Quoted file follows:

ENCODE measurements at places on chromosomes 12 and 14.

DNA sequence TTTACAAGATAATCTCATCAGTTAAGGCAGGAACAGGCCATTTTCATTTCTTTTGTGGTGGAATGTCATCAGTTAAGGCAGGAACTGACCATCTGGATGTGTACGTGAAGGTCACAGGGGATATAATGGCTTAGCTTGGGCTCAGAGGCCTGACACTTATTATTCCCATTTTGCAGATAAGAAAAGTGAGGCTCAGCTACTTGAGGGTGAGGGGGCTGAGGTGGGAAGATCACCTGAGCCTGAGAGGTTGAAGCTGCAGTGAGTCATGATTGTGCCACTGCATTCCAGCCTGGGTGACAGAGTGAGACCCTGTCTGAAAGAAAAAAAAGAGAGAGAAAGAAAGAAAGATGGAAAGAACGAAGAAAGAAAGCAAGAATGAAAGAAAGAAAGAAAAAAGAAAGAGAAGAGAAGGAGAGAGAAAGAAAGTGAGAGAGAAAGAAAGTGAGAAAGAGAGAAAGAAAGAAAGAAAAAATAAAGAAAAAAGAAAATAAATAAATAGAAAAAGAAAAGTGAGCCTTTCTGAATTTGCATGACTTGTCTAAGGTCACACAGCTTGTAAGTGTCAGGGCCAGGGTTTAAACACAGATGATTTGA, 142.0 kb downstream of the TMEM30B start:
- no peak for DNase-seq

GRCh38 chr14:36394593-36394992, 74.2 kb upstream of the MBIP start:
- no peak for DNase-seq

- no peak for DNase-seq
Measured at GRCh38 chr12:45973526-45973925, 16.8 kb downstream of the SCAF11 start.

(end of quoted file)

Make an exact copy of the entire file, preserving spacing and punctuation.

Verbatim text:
ENCODE measurements at places on chromosomes 12 and 14.

DNA sequence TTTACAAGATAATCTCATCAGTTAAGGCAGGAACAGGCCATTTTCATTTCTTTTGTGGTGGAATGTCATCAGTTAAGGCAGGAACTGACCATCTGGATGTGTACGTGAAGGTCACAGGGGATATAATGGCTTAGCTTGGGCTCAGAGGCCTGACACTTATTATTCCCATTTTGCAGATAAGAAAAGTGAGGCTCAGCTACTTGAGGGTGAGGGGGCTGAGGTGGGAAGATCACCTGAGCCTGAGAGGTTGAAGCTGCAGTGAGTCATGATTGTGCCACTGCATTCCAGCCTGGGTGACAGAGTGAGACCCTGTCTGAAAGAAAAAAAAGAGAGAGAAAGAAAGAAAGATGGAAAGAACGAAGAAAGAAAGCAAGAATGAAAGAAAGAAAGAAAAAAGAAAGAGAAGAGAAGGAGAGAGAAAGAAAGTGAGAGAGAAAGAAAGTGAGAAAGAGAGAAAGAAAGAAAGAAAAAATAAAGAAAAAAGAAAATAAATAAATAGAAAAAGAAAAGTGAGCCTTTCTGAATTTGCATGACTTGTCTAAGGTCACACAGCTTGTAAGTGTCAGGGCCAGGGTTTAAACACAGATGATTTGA, 142.0 kb downstream of the TMEM30B start:
- no peak for DNase-seq

GRCh38 chr14:36394593-36394992, 74.2 kb upstream of the MBIP start:
- no peak for DNase-seq

- no peak for DNase-seq
Measured at GRCh38 chr12:45973526-45973925, 16.8 kb downstream of the SCAF11 start.